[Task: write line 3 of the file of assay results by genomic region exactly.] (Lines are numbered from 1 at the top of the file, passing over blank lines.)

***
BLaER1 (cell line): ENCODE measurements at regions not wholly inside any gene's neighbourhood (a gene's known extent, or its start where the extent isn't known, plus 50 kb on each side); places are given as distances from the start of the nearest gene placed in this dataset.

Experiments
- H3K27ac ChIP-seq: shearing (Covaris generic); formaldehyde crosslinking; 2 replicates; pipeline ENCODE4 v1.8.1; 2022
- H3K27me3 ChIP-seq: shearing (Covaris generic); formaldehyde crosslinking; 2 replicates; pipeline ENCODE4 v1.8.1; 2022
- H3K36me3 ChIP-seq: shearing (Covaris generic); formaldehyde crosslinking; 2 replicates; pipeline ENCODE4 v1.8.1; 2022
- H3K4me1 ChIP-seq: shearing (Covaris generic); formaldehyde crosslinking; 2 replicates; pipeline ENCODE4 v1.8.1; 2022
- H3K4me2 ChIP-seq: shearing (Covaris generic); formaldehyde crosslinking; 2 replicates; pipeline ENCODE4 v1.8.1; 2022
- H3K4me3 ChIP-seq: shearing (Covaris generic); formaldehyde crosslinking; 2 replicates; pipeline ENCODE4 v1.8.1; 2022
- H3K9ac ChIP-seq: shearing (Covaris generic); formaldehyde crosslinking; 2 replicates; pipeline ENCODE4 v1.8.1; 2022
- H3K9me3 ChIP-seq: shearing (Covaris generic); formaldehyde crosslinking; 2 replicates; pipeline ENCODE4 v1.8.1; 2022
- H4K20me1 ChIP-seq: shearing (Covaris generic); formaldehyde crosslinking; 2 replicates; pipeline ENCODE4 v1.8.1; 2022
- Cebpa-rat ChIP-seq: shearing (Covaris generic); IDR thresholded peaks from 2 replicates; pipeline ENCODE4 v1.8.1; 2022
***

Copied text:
- H3K27ac ChIP-seq: shearing (Covaris generic); formaldehyde crosslinking; 2 replicates; pipeline ENCODE4 v1.8.1; 2022